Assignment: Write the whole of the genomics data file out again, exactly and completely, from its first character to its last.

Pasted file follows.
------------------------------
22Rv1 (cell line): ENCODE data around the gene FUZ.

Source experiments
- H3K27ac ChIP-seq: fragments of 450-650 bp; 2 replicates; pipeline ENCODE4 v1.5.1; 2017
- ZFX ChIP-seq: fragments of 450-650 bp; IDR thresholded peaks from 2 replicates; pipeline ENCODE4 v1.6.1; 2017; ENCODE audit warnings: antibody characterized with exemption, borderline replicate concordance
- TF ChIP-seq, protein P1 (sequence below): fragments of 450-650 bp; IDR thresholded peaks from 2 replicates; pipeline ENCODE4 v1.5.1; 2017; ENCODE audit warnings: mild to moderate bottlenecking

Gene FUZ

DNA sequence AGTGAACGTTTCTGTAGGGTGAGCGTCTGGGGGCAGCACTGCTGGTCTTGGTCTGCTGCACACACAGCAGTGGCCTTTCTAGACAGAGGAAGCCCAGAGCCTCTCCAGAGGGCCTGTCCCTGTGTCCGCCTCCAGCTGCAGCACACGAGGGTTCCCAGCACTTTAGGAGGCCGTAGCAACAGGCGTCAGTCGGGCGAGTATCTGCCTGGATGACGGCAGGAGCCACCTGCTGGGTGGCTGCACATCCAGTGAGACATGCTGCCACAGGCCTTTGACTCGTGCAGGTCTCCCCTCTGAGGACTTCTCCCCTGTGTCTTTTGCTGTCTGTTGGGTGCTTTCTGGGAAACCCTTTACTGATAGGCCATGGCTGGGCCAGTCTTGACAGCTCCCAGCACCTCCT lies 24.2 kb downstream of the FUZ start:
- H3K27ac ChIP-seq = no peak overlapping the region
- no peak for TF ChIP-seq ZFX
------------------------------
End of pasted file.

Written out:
22Rv1 (cell line): ENCODE data around the gene FUZ.

Source experiments
- H3K27ac ChIP-seq: fragments of 450-650 bp; 2 replicates; pipeline ENCODE4 v1.5.1; 2017
- ZFX ChIP-seq: fragments of 450-650 bp; IDR thresholded peaks from 2 replicates; pipeline ENCODE4 v1.6.1; 2017; ENCODE audit warnings: antibody characterized with exemption, borderline replicate concordance
- TF ChIP-seq, protein P1 (sequence below): fragments of 450-650 bp; IDR thresholded peaks from 2 replicates; pipeline ENCODE4 v1.5.1; 2017; ENCODE audit warnings: mild to moderate bottlenecking

Gene FUZ

DNA sequence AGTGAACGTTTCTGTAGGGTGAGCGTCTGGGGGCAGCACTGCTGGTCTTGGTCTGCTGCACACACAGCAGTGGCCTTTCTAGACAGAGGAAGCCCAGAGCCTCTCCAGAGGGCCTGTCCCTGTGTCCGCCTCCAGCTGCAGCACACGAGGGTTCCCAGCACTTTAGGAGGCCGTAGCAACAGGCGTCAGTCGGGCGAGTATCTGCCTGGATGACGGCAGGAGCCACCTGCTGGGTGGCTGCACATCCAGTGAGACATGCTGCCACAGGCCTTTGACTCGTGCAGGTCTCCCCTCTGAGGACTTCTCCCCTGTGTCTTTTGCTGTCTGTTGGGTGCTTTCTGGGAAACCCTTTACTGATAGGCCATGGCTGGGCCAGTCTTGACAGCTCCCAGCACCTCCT lies 24.2 kb downstream of the FUZ start:
- H3K27ac ChIP-seq = no peak overlapping the region
- no peak for TF ChIP-seq ZFX